In The Name Of God Most Merciful
Combined Cycle Plants
The combined-cycle unit combines the Rankine (steam turbine) and Brayton (gas turbine) thermodynamic cycles by using heat recovery boilers to capture the energy in the gas turbine exhaust gases for steam production to supply a steam turbine as shown in the figure "Combined-Cycle Cogeneration Unit". Process steam can be also provided for industrial purposes.
Fossil fuel-fired (central) power plants use either steam or combustion turbines to provide the mechanical power to electrical generators. Pressurized high temperature steam or gas expands through various stages of a turbine, transferring energy to the rotating turbine blades. The turbine is mechanically coupled to a generator, which produces electricity.
Steam Turbine Power Plants:
Steam turbine power plants operate on a Rankine cycle. The steam is created by a boiler, where pure water passes through a series of tubes to capture heat from the firebox and then boils under high pressure to become superheated steam. The heat in the firebox is normally provided by burning fossil fuel (e.g. coal, fuel oil or natural gas). However, the heat can also be provided by biomass, solar energy or nuclear fuel. The superheated steam leaving the boiler then enters the steam turbine throttle, where it powers the turbine and connected generator to make electricity. After the steam expands through the turbine, it exits the back end of the turbine, where it is cooled and condensed back to water in the surface condenser. This condensate is then returned to the boiler through high-pressure feedpumps for reuse. Heat from the condensing steam is normally rejected from the condenser to a body of water, such as a river or cooling tower.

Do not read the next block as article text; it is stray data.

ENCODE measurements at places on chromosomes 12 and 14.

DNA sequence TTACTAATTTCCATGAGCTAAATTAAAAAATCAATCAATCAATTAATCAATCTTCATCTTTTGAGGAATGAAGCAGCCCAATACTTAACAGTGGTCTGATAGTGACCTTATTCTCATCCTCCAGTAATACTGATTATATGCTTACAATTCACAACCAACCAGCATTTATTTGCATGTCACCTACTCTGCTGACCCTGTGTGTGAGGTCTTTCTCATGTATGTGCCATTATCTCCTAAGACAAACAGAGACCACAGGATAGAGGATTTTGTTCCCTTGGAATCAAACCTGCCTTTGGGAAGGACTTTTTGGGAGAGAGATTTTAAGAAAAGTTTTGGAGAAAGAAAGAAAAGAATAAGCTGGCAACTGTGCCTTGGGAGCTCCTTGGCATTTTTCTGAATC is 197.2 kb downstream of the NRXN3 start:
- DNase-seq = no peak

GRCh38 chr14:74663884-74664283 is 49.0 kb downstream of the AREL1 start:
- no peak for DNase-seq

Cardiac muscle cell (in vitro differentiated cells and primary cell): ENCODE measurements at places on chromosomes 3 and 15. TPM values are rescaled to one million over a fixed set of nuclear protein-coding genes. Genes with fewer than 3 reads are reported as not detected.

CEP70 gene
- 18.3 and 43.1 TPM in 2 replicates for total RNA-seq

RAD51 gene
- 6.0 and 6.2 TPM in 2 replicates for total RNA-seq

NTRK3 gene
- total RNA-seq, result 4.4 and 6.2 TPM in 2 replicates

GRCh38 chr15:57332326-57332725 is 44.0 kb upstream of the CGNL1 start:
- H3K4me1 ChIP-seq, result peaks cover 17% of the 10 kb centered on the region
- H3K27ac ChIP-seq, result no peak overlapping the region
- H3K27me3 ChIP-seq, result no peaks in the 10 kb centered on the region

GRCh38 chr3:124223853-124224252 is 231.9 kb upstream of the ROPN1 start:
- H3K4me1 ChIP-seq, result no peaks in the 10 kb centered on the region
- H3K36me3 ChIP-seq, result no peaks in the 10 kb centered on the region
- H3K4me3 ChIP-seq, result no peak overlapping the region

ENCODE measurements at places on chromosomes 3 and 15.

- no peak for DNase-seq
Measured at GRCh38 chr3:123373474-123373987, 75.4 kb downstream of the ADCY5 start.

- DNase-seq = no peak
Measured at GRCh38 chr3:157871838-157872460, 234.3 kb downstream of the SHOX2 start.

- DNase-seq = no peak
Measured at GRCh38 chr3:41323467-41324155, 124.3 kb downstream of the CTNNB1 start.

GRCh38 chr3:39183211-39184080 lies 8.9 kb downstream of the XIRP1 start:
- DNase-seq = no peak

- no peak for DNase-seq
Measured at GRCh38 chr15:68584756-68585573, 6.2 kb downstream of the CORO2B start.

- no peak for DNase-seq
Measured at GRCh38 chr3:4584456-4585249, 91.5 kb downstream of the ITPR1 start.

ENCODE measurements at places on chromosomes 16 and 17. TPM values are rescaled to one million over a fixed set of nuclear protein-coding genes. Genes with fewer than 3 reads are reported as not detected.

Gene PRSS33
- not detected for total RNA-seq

Steam turbine plants generally have a history of achieving up to 95% availability and can operate for more than a year between shutdowns for maintenance and inspections. Their unplanned or forced outage rates are typically less than 2% or less than one week per year.
Modern large steam turbine plants (over 500 MW) have efficiencies approaching 40-45%. These plants have installed costs between $800 and$2000/kW, depending on environmental permitting requirements.
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